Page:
Date of this Version


Document Type



Mol. Biol. Evol. 39(11):msac223 https://doi.org/10.1093/molbev/msac223


Open access.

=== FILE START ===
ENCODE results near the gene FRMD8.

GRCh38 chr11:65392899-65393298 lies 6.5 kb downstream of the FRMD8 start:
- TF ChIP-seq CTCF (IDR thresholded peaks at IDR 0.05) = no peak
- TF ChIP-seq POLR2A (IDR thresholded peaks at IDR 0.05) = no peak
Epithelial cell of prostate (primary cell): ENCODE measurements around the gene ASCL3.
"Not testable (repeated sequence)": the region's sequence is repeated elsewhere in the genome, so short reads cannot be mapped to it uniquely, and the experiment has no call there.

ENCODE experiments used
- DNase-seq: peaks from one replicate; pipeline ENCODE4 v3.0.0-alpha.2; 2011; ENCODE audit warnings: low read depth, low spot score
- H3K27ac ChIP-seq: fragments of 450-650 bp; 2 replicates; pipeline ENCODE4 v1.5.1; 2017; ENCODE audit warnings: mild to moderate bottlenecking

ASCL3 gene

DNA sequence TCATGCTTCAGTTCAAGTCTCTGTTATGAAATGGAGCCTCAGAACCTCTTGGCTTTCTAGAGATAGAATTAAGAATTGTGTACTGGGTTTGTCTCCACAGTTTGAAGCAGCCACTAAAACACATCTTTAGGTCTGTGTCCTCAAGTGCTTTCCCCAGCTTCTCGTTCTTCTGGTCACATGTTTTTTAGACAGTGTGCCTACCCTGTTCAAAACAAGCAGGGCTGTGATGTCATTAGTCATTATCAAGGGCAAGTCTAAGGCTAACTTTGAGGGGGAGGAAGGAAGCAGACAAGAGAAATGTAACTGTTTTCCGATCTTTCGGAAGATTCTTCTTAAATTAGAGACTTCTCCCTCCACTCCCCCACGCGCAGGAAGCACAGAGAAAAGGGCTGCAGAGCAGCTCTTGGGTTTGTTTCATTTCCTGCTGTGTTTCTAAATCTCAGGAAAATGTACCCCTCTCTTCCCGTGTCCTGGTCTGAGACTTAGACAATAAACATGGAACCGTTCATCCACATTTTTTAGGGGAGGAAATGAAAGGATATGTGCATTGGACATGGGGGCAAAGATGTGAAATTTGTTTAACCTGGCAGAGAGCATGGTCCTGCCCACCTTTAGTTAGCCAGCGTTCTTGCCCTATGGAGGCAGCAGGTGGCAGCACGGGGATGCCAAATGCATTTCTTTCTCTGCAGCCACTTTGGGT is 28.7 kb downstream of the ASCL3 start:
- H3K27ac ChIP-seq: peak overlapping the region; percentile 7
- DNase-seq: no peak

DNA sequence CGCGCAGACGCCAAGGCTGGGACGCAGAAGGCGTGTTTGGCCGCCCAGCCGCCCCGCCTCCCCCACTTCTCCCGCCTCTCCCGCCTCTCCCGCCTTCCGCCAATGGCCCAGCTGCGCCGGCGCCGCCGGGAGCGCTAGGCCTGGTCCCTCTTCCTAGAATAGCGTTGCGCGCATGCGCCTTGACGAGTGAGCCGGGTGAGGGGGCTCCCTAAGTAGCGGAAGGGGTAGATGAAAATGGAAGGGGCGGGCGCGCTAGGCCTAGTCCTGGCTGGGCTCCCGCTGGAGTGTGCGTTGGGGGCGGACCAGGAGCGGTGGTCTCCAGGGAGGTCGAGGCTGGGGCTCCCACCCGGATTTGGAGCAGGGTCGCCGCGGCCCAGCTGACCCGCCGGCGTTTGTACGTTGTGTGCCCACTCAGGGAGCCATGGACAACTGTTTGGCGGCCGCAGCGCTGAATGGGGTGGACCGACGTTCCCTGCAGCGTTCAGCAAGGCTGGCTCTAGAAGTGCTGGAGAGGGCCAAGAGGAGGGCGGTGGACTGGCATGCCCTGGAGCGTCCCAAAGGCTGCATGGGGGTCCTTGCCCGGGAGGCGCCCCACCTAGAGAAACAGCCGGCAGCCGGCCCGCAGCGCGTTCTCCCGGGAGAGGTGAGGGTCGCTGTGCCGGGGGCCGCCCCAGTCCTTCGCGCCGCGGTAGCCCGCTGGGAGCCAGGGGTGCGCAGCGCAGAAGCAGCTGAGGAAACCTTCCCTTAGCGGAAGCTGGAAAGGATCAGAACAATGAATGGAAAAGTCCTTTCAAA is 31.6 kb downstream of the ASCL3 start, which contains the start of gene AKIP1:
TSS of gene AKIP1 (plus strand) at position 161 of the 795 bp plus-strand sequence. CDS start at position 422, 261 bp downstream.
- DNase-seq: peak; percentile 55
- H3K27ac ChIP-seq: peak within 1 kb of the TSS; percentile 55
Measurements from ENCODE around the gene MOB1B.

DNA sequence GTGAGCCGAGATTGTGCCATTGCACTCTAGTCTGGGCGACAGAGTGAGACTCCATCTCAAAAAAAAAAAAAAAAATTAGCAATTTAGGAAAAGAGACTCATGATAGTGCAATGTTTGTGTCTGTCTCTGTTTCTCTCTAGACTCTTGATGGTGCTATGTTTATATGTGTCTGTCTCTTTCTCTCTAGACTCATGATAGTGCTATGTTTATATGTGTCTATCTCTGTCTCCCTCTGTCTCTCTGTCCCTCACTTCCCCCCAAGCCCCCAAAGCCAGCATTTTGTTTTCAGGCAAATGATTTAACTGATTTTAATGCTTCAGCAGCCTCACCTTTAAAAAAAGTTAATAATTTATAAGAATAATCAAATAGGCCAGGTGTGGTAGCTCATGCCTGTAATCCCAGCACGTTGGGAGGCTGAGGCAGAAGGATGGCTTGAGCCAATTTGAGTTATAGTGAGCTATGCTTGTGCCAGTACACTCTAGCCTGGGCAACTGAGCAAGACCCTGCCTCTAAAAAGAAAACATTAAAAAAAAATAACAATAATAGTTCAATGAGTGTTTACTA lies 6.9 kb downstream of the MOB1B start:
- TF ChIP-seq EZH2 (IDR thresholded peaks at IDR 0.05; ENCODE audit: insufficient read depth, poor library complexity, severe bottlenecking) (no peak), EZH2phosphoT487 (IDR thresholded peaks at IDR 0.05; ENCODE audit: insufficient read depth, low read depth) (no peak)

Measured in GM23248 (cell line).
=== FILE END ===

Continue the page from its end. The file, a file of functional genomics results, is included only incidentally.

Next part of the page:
Despite a century of genetic analysis, the evolutionary processes that have generated the patterns of exceptional genetic and phenotypic variation in the model organism Drosophila melanogaster remains poorly understood. In particular, how genetic variation is partitioned within its putative ancestral range in Southern Africa remains unresolved. Here, we study patterns of population genetic structure, admixture, and the spatial structuring of candidate incompatibility alleles across a global sample, including 223 new accessions, predominantly from remote regions in Southern Africa. We identify nine major ancestries, six that primarily occur in Africa and one that has not been previously described. We find evidence for both contemporary and historical admixture between ancestries, with admixture rates varying both within and between continents. For example, while previous work has highlighted an admixture zone between broadly defined African and European ancestries in the Caribbean and southeastern USA, we identify West African ancestry as the most likely African contributor. Moreover, loci showing the strongest signal of introgression between West Africa and the Caribbean/southeastern USA include several genes relating to neurological development and male courtship behavior, in line with previous work showing shared mating behaviors between these regions. Finally, while we hypothesized that potential incompatibility loci may contribute to population genetic structure across the range of D. melanogaster; these loci are, on average, not highly differentiated between ancestries. This work contributes to our understanding of the evolutionary history of a key model system, and provides insight into the partitioning of diversity across its range.